Social Protest In The Grapes Of Wrath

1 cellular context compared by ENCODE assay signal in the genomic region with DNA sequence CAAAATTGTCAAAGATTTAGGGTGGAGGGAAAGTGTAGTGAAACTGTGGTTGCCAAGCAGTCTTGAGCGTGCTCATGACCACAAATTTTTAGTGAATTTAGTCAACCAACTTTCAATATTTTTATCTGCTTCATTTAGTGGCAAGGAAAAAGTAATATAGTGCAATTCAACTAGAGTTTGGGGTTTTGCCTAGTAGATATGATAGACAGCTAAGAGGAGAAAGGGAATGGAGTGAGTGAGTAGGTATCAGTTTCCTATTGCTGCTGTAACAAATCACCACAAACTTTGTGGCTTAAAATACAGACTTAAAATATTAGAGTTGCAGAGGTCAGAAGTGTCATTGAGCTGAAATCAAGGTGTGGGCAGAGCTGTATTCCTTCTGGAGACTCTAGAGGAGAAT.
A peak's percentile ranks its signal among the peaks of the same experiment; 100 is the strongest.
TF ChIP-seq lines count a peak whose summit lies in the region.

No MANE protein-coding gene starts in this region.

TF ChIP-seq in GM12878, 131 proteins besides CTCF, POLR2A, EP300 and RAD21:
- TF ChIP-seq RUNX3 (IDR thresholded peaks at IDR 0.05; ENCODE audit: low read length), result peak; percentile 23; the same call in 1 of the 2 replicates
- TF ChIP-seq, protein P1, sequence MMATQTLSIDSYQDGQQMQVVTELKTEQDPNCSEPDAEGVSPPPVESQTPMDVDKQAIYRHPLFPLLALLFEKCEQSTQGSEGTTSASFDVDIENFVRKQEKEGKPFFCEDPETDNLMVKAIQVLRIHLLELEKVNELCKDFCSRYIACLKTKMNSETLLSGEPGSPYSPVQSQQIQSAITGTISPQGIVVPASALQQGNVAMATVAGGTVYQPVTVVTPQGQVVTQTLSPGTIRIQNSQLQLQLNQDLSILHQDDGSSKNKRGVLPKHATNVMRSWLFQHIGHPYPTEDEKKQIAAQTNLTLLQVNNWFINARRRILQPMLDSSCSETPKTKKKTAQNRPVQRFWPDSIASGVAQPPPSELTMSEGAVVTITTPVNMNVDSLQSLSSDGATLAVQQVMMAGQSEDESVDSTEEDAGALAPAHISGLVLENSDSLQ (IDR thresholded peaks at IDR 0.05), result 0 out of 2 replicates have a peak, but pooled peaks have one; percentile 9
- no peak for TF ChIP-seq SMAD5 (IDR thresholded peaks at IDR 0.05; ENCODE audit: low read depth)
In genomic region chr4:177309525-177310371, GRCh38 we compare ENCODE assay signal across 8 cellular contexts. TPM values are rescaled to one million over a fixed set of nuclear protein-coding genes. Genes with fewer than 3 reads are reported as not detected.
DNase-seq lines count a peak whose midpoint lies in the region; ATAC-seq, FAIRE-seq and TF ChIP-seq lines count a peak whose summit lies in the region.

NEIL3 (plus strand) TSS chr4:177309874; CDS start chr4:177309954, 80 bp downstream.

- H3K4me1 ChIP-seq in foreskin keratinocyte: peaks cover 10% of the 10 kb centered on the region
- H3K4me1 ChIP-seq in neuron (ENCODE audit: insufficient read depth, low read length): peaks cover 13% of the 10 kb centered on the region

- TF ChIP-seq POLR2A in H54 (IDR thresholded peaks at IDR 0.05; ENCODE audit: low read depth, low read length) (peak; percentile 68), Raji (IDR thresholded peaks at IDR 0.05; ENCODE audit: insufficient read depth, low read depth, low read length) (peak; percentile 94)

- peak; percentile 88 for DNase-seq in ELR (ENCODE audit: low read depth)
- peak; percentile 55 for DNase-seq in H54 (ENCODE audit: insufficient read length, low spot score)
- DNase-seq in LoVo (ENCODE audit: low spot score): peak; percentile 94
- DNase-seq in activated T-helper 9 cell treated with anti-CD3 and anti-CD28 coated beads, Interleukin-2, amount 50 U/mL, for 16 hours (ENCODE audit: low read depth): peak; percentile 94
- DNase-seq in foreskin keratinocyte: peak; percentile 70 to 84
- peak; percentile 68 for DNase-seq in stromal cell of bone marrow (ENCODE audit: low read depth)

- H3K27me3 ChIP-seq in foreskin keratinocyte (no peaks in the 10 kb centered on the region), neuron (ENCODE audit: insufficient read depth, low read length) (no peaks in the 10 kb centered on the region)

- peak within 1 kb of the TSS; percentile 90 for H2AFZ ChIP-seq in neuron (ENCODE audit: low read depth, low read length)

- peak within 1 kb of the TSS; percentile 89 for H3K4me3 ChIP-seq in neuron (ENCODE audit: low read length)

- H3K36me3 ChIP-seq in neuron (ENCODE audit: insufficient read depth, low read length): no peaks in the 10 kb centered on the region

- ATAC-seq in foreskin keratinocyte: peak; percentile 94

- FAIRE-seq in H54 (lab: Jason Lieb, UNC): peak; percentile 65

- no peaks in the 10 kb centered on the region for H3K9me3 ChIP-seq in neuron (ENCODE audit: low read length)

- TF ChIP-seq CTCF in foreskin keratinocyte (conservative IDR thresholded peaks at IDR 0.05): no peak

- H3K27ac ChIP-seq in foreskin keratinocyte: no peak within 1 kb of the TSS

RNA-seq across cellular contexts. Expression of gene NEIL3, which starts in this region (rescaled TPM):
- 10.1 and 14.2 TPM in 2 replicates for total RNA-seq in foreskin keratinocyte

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In the novel, The Grapes of Wrath, John Steinbeck depicts the stories of migrant families during the Dust Bowl, where dust covered plantations, resulting in barren fields with incapabilities to grow crops. Due to barren lands, landowners forced the farmers off the fields, which causes the farmers to lose all of the reasons to stay. Therefore, the farmers set out onto a new journey that will hopefully lead them to a place where life can restart. However, this journey is not a perfectly smooth path; on the journey, the farmers face various adversities. Out of the countless families, John Steinbeck highlights the Joad family, who suffers through numerous misfortunes on the way West, toward California. Through the Joad family, Steinbeck portrays the novel as a form of social protest by emphasizing the unjust treatments the families receive , the deterioration of the false allusions the families hold of the American Dream, and by suggesting a future revolt of the working class. Steinbeck utilizes the novel as a form of social protest by enunciating the brutal and inhumane way the wealthier class treat the migrant workers. For instance, in order to not loose any profit from the fields, the affluent bankers decide to forcefully drive the families off the fields using tractors to “bite into the house corner, crumble the wall, wrench the little houses from its foundation”(39). However, the working class does not have the opportunity to refuse this decision because of the desperate
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